Written for the Ysaÿe Competition, Jean Absil's first Piano Concerto, Op. 30 (1937), finally helped him to gain international notice in 1938, twenty-six years after he gave his first organ recital and 25 years after he initiated his formal conservatory studies. Despite his early interest in Richard Strauss and Wagner, he became fond of chamber music forms, writing numerous chamber works, often employing a polymodal and polyphonic language. Throughout his lifetime, he had many instructors who helped him develop his art, including Alphonse Oeyen, for harmony, organ, and piano; Paul Gilson, for composition; Desmet, for organ; Edouard Samuel, for practical harmony; Martin Lunssens, for written harmony; Paulin Marchand, for counterpoint; and Léon Du Bois for fugue. These studies took place at several institutions, including the École St Grégoire and the Brussels Conservatory. Despite the burden of his administrative duties as director of the Music Academy at Etterbek, a post he accepted in 1921, continued composing, establishing a fine reputation with such works as La Mort de Tintagiles, Op. 3 (1923 - 1926), and the Flemish Rhapsody, Op. 4 (1928). Later, in the early 1930s, he taught at the Brussels Conservatory. Absil won many awards during his studies and early career, including the Agniez Prize (1921), the Belgian Prix de Rome (1922), and the Prix Rubens (1934). The last-named prize enabled him to visit Paris. In Paris, Absil, who has taken an avoid interest in the music of Milhaud, met a number of prominent composers, including Honegger, Ibert, Milhaud, and Schmitt. During his stay in France, and shortly thereafter, he produced the bulk of his vocal compositions, setting texts by Brohée, Maeterlinck, Beerblock, Cocteau, Morgenstern, and Klingsor. Eventually he was offered a post at the Chapelle Musicale Reine in the late 1930s, where he stayed until 1959.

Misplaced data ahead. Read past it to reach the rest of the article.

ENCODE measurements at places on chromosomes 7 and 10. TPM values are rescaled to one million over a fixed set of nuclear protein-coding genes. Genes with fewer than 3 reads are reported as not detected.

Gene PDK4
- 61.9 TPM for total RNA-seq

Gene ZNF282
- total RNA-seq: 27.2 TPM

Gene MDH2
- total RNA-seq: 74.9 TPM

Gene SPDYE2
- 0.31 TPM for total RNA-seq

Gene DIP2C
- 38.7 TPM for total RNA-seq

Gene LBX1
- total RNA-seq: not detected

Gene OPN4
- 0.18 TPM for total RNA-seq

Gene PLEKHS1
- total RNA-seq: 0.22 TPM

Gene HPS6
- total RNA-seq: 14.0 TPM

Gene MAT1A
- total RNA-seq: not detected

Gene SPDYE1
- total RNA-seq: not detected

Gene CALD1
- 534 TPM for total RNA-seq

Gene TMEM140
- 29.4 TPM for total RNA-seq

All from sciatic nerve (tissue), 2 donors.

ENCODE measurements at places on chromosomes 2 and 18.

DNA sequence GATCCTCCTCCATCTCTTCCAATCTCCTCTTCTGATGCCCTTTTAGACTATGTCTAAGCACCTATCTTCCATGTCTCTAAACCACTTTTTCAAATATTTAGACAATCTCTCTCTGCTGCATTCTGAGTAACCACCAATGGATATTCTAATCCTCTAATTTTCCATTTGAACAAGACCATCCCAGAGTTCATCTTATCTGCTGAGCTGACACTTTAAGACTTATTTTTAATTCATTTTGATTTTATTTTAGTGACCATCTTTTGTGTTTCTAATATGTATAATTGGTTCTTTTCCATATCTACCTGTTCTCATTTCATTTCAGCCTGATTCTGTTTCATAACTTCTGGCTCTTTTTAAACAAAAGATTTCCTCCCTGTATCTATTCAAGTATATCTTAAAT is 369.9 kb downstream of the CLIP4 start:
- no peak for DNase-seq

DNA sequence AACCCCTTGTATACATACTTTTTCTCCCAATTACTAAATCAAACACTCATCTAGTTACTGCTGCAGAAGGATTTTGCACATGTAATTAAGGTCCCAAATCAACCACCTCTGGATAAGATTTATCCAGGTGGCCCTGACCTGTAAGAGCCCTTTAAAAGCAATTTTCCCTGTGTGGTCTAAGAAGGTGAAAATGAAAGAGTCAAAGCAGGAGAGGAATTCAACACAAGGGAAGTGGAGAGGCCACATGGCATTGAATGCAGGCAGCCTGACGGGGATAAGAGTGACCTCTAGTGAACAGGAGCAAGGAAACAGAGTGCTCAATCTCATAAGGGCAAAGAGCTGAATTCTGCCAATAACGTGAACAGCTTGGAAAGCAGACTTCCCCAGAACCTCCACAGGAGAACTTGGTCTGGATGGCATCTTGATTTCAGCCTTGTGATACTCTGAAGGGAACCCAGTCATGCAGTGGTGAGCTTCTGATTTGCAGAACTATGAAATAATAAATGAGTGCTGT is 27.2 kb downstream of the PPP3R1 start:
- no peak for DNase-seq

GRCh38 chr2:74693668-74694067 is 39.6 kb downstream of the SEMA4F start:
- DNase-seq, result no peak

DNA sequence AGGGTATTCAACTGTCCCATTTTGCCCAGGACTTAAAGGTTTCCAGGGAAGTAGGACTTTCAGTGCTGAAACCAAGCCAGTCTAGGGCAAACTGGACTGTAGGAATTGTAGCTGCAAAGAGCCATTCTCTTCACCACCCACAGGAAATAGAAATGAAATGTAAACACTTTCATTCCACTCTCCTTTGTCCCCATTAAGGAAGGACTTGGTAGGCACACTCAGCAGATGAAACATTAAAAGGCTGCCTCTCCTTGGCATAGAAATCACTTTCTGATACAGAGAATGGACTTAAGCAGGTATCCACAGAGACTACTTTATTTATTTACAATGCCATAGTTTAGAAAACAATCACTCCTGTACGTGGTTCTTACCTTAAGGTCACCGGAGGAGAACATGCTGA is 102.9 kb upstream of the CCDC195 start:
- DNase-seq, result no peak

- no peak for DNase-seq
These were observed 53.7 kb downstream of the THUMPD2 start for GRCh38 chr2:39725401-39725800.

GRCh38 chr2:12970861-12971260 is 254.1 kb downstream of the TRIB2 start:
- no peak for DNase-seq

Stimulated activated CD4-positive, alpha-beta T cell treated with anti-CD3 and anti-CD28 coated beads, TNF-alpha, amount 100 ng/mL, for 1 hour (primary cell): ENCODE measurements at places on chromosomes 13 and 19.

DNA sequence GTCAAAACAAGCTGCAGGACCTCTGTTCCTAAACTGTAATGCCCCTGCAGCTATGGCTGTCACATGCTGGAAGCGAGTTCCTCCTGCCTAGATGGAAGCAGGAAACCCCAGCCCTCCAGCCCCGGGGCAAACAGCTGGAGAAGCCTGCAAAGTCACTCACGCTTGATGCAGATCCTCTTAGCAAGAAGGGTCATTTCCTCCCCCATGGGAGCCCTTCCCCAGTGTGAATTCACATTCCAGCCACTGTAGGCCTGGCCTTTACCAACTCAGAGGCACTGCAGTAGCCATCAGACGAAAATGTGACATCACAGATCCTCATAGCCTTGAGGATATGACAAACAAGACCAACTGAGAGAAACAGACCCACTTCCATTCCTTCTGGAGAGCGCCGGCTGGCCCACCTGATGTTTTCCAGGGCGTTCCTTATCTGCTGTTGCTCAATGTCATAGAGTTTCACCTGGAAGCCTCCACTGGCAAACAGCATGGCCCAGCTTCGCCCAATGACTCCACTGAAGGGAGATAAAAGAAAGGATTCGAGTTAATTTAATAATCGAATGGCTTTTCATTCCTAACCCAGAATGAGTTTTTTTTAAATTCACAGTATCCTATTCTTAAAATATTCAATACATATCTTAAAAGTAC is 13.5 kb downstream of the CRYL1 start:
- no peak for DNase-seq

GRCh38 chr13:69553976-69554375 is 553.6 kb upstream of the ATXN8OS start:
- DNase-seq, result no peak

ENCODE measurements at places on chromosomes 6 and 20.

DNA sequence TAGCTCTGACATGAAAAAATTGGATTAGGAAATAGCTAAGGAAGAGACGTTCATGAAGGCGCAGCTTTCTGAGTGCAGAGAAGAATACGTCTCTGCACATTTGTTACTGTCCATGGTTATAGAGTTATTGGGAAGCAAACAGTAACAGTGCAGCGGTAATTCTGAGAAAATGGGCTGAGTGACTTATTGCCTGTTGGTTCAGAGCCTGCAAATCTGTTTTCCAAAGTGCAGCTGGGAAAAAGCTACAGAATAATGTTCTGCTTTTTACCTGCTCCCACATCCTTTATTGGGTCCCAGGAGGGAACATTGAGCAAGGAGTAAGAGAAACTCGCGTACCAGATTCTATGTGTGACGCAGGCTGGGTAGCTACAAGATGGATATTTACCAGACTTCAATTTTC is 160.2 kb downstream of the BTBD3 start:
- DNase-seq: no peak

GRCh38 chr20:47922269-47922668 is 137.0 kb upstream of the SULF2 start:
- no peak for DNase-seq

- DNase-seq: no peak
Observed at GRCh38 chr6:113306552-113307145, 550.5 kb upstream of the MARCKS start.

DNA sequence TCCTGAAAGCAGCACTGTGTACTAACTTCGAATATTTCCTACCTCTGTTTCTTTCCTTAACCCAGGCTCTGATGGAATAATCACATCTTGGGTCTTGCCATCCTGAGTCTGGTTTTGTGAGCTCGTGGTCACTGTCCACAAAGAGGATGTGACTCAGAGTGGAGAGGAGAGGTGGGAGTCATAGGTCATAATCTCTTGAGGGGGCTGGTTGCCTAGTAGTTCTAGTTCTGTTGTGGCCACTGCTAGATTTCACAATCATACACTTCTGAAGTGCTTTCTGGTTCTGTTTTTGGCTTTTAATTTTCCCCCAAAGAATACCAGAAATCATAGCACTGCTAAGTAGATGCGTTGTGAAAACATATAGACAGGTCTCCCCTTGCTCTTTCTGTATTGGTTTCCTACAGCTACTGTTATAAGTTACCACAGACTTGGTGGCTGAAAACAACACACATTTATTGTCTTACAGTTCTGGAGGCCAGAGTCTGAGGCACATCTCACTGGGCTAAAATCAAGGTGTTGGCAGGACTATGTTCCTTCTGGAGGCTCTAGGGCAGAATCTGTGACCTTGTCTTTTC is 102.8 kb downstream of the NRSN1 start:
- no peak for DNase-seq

With several dramatic, orchestral, vocal, and choral works to his name, Absil focused his attention primarily on composing instrumental pieces during the final years of his life. He passed away at the age of eighty in his homeland, two years after completing his last composition, Piano Concerto No. 3, Op. 162. He is still remembered for having founded the Revue internationale de musique with the help of Dotremont and Leirens, and La Sirène, with André Souris, Poot, and Chevreuille. His music is still revived and recorded, primarily by Belgian musicians, such as bass-baritone José van Dam and by the Belgian Guides Royal Symphonic Band, both under the René Gailly label.